2022 was the year that the world could fear again some wars.
A demagogue who wants to expand his empire
Fear started coming over the people already in 2021 when Vladimir Putin came to show his teeth. It looked like the Biden administration saw through him, but in the European Union, we doubted Putin would be so stupid as to go to war with the European countries around Russia.
By February 2022 he presented the bill after building up his army force, so to speak, for manoeuvres as an appetiser. On the 24th of the second month of the year, he entered Ukraine, so-called to liberate it from the Nazis (he spoke about a Denazification), though used for it also the Neo-Nazi Wagner Group, and Nazi practice. He seemed to forget that it was those very people who had shown such strength in the Second World War, bewildering and defeating the Germans.
Still, he wished to conquer Kyiv and its environs as far as the Black Sea in order to see his beloved Soviet Empire restored. In 2014–15, he had already taken the first steps of his conquest tour and now planned to succeed in making Ukraine his own.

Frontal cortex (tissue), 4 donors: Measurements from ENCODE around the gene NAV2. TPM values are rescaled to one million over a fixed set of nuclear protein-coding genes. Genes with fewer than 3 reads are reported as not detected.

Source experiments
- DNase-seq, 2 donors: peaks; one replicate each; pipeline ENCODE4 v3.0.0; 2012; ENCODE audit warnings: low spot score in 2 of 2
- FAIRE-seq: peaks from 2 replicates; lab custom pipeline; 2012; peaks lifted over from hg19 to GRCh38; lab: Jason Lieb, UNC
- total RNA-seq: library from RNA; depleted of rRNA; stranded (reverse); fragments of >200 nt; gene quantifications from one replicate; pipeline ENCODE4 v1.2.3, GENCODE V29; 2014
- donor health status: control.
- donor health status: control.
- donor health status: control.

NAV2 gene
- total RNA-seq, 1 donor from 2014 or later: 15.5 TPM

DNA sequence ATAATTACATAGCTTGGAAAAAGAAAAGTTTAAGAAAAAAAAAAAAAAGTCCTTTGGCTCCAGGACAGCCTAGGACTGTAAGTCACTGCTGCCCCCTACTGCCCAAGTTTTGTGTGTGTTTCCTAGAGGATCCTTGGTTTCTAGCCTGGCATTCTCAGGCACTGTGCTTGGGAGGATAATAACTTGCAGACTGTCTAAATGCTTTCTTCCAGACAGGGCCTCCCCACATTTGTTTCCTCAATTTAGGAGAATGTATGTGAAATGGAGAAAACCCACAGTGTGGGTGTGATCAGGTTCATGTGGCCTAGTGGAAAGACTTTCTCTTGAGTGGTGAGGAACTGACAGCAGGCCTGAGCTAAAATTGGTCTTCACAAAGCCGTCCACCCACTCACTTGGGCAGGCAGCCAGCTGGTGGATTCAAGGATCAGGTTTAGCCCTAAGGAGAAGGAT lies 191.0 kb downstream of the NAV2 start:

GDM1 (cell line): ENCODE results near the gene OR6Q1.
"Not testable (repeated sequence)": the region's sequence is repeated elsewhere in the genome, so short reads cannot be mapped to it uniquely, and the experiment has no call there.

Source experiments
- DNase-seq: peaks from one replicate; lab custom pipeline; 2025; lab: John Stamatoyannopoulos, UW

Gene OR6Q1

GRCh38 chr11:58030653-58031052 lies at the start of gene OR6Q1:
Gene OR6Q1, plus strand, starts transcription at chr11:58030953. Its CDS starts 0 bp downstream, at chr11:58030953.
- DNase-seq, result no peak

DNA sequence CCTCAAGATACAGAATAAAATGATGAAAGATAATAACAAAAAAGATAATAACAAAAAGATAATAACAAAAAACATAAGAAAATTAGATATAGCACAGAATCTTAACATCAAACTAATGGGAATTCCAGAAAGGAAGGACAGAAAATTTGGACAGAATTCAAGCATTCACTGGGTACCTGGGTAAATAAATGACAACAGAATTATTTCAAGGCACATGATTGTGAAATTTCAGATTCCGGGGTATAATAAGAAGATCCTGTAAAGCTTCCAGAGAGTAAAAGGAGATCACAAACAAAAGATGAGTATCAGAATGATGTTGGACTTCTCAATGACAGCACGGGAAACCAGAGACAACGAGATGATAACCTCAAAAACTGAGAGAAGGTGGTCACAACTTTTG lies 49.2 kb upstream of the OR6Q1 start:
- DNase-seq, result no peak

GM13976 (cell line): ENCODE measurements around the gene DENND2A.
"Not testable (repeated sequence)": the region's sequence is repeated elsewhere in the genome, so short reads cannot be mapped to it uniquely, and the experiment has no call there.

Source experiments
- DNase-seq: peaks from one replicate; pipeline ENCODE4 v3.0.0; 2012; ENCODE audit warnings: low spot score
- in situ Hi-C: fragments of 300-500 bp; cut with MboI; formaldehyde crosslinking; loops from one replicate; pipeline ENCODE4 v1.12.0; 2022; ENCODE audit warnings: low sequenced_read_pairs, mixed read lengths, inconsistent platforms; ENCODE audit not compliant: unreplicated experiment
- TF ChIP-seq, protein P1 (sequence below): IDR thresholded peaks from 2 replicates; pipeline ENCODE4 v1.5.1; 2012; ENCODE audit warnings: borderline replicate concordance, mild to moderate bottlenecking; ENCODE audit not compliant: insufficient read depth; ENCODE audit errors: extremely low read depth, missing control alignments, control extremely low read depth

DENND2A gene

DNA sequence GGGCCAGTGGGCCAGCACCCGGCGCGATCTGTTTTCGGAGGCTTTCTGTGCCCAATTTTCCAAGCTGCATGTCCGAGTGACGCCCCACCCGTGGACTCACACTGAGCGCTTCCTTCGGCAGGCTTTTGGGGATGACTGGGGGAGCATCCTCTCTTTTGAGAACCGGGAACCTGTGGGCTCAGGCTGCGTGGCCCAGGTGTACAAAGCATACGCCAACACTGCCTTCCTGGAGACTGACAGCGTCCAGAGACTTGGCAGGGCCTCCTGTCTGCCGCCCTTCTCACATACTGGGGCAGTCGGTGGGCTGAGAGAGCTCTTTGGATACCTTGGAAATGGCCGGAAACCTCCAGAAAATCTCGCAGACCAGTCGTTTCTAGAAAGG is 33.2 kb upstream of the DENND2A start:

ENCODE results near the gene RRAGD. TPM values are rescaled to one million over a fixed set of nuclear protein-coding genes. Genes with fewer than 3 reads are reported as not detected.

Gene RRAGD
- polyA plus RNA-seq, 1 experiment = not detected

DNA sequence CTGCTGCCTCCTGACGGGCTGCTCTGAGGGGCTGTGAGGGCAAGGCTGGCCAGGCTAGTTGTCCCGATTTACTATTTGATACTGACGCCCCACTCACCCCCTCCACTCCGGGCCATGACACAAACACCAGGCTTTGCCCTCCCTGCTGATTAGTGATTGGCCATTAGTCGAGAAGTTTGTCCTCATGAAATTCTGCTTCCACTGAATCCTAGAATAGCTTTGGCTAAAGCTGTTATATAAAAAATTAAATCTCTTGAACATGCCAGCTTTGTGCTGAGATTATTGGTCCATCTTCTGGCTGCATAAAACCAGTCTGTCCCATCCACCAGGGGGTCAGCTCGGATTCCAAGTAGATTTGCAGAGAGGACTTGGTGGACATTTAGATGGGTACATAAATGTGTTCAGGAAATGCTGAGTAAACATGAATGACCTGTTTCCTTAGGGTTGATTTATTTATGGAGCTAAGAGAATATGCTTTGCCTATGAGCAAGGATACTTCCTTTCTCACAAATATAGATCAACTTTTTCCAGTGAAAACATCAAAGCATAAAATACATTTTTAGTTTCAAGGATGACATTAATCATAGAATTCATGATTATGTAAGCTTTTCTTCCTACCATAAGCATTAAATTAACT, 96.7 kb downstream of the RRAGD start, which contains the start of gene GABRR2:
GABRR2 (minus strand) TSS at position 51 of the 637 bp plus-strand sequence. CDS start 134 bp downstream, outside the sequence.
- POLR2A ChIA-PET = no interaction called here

While they were at each other’s throats again in the North of Europe, with the Russian leader using gas and oil as weapons against Europe, Serbs and Kosovars (in the Bosnian-Croatian-Montenegrin-Serbian region) also started to make use of their branch again, while in the East the Chinese and North Korean leaders, following the Russian leader, also wanted to show their teeth to the world and show the world that they were still superpowers that the world should reckon with.
Taiwan: The next Ukraine?
Mainland China started again raising her voice claiming ownership of Taiwan, the island in the western Pacific Ocean that lies roughly 100 miles (160 km) off the coast of southeastern China. Since 1951, when the Nationalists were defeated by the Communists in a long civil war the non-communist Chinese and the Nationalist leadership fled to the island to find a safe haven on the island and build up a flowering modern independent nation.
During the Second Sino-Japanese War (1937–45), China was effectively divided into three regions— Nationalist China under the control of the government (from 1925–48, also known as the Second Republic of China), Communist China, and the areas occupied by Japan. Each was essentially pitted against the other two, although Chinese military forces were ostensibly allied under the banner of the United Front.